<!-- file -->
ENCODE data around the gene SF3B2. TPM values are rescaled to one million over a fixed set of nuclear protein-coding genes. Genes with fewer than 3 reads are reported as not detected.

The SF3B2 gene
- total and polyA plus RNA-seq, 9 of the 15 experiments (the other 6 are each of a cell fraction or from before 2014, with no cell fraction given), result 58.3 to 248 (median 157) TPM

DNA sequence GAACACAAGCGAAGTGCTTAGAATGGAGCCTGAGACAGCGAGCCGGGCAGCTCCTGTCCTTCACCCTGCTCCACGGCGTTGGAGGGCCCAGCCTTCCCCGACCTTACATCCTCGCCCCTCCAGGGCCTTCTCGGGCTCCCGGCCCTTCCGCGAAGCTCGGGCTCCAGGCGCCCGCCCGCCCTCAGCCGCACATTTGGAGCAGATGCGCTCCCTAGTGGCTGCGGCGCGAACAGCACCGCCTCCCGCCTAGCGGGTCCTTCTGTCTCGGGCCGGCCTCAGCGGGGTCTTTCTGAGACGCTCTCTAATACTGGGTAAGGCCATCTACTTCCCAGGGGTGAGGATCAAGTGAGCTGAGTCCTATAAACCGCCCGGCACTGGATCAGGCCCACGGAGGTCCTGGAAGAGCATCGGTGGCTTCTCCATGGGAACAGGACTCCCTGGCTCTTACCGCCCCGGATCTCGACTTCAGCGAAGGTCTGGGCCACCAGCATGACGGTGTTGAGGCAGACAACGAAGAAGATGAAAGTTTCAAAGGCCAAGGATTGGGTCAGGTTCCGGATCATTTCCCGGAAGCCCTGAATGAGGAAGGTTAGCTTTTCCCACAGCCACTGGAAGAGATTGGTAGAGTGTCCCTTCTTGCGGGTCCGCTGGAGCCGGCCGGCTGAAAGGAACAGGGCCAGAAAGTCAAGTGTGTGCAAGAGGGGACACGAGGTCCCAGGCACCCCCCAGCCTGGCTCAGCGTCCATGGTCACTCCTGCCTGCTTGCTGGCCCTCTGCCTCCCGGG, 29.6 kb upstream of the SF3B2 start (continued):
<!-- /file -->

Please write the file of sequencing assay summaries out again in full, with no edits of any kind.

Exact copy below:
ENCODE data around the gene SF3B2. TPM values are rescaled to one million over a fixed set of nuclear protein-coding genes. Genes with fewer than 3 reads are reported as not detected.

The SF3B2 gene
- total and polyA plus RNA-seq, 9 of the 15 experiments (the other 6 are each of a cell fraction or from before 2014, with no cell fraction given), result 58.3 to 248 (median 157) TPM

DNA sequence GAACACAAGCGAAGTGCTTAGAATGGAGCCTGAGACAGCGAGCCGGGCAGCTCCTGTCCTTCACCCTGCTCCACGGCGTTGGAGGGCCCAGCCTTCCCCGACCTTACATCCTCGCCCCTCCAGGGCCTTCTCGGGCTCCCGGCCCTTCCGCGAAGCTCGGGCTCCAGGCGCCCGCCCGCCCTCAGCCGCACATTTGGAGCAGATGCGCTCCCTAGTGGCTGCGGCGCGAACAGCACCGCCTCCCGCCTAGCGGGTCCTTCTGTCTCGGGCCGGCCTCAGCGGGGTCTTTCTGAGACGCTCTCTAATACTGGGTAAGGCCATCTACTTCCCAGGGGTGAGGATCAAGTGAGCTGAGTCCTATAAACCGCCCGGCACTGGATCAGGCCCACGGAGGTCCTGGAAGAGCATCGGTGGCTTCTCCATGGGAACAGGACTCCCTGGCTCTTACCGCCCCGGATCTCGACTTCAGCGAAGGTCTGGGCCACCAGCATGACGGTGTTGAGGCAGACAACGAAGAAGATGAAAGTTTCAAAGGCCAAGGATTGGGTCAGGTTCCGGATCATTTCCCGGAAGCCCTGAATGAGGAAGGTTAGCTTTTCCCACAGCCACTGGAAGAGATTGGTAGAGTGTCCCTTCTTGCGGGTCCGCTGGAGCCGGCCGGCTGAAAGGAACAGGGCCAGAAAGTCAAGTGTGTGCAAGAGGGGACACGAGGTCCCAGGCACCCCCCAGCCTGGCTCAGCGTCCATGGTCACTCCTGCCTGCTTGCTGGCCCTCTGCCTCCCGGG, 29.6 kb upstream of the SF3B2 start (continued):